The short of it is, I believe there is a god, of sorts, I don’t belong to any religion, but I share many beliefs with a few of them.
Before going any further, there is probably some need for definitions, just so that you know how I see things.
To me, what we call “God”, with or without capitalisation, is a representation of the universe. God is the universe, the universe is God. The alpha and the omega. Whatever.
We, as part of the universe, are part of God. You can say it’s a variant on Heinlein’s “Thou art God” in Stranger in a Strange Land, or Minbari beliefs in Babylon 5 (something to the effect of “we are the universe made manifest, trying to comprehend itself”).
I used to be an atheist, despising religions, before I noticed that, by doing that, I was just another extremist, dissing those who happenned not to think like him. I dind’t like this idea, so I reconsidered my views.
After a bit of thought, I found out that what I didn’t like about religions is the idea of dogmas (yeah, I know, duh!), beliefs so firmly set that you need at least a major war and a few centuries to see them move. I won’t name names, they know who they are.
Religions appear to me like major administrative bodies: they don’t create, they just manage things. And they also have a nasty tendancy to fire (sometimes quite literaly) those who happen to have other ideas.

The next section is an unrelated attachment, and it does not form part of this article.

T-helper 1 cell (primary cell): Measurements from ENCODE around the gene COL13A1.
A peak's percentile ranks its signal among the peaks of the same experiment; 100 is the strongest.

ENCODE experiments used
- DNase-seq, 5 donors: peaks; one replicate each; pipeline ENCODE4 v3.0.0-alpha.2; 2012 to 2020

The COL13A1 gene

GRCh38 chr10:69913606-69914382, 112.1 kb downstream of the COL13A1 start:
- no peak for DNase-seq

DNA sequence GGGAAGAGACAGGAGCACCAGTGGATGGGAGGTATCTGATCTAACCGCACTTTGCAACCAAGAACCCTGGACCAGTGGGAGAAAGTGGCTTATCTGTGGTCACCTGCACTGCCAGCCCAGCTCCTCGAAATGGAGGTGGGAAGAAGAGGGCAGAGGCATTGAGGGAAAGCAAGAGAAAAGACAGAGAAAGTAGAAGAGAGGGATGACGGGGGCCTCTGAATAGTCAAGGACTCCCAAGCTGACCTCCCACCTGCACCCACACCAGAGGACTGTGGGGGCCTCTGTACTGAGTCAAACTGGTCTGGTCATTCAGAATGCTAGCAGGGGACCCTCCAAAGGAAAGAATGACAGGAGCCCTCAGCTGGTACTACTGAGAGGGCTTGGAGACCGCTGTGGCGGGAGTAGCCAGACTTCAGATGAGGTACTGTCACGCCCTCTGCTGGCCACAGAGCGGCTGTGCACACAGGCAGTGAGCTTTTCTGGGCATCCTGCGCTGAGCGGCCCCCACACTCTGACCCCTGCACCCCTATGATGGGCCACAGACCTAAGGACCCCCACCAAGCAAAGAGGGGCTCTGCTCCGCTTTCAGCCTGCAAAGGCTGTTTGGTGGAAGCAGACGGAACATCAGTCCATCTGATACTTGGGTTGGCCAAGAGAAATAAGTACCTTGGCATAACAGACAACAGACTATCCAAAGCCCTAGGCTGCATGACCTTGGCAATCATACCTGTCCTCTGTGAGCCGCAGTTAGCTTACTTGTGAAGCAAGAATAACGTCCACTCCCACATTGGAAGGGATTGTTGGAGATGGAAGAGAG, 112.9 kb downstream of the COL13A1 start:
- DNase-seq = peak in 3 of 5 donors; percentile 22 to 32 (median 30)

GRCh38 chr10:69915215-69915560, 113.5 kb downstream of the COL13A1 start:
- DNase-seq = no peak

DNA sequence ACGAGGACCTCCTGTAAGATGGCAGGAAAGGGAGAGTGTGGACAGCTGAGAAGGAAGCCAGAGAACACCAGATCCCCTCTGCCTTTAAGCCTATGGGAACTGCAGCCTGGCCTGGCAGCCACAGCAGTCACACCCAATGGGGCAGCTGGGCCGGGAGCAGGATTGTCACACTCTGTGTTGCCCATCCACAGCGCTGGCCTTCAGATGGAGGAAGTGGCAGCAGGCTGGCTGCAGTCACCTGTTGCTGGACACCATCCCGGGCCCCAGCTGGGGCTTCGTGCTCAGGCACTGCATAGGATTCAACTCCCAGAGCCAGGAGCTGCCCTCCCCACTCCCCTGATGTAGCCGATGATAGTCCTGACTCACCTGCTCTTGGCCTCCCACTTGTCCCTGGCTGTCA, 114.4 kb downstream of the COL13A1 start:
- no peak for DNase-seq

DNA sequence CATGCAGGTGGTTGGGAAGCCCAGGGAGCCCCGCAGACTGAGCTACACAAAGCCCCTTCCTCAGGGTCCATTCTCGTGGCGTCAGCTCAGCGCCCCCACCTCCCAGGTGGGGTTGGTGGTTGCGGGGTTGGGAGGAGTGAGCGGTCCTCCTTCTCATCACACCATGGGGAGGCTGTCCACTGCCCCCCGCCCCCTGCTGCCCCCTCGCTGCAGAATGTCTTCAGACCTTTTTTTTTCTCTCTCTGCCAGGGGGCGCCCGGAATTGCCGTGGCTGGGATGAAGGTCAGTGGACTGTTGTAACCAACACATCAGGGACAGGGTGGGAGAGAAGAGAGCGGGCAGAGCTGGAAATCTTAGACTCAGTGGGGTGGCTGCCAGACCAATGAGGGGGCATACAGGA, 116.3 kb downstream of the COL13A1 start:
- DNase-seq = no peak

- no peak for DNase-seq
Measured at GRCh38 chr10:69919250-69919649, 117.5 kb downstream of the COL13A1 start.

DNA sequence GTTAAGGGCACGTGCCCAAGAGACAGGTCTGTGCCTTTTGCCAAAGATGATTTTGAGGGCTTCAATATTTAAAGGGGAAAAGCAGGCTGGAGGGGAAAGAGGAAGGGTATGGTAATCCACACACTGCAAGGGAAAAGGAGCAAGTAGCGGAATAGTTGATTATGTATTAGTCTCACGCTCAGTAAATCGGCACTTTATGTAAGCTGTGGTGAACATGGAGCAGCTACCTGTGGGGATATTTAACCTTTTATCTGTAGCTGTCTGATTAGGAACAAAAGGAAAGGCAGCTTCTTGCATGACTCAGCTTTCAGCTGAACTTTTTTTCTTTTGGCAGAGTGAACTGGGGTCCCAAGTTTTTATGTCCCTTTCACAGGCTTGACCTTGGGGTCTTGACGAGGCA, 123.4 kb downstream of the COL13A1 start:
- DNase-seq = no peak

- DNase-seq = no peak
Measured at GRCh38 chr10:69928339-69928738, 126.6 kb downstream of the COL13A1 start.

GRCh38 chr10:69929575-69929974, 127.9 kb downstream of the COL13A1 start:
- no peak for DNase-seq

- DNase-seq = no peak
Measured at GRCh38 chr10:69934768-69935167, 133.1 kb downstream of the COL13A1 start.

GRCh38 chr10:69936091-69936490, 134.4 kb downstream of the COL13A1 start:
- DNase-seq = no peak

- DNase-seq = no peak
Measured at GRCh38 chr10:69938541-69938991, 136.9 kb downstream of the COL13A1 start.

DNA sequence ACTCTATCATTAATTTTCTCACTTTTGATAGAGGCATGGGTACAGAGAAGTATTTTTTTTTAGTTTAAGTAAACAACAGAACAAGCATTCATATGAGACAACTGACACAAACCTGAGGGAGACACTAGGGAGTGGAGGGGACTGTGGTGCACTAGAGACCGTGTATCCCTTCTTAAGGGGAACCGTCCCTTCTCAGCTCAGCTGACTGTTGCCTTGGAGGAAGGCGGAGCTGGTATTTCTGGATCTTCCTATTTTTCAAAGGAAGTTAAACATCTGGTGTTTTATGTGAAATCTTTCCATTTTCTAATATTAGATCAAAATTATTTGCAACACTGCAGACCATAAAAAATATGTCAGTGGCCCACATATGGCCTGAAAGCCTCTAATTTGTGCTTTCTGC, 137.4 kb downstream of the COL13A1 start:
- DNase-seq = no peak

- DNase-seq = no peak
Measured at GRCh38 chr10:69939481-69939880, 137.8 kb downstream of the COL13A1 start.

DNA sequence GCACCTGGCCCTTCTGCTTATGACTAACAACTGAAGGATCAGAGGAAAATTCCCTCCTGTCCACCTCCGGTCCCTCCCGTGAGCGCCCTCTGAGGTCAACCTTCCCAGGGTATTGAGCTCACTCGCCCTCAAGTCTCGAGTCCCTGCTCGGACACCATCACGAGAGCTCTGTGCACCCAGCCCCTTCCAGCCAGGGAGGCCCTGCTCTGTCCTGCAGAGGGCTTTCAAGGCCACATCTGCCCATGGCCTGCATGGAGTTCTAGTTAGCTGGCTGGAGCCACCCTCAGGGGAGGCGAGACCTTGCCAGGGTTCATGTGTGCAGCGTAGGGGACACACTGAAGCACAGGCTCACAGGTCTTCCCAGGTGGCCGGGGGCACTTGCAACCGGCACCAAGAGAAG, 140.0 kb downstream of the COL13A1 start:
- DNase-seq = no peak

Call it beliefs, call it ethics. Think of it as a set of rules for day-to-day behaviour, guidelines for living in a human society. Even terminal nerds need some…
Take for example, the Ten Commandments, which I believe most of you are fimiliar with): “Thou shalt no kill” is fairly obvious to me. So is “Thou shalt not steal;” it’s common sense.
Others bother me a bit more, like “Thou shalt no covet your neighbour’s wife.” You could say it’s a variant of “Thou shalt not steal” in a society where wives are considered as a little bit more than property. I think that’s a matter of personal choice and free will; consenting adults and stuff.
Human societies need rules, because common sense, well, isn’t that common… The whole idea is to make a few, acceptable sacrifices (of money, liberty, whatever) for the common good.
My major problems with religions is that I don’t trust large administrative bodies. I can live with democractic states, because, in a way, democratic representation ensures that the people in charge somehow reflect the wishes of the population.
Naive? Maybe. But then I’m a trusting fellow.
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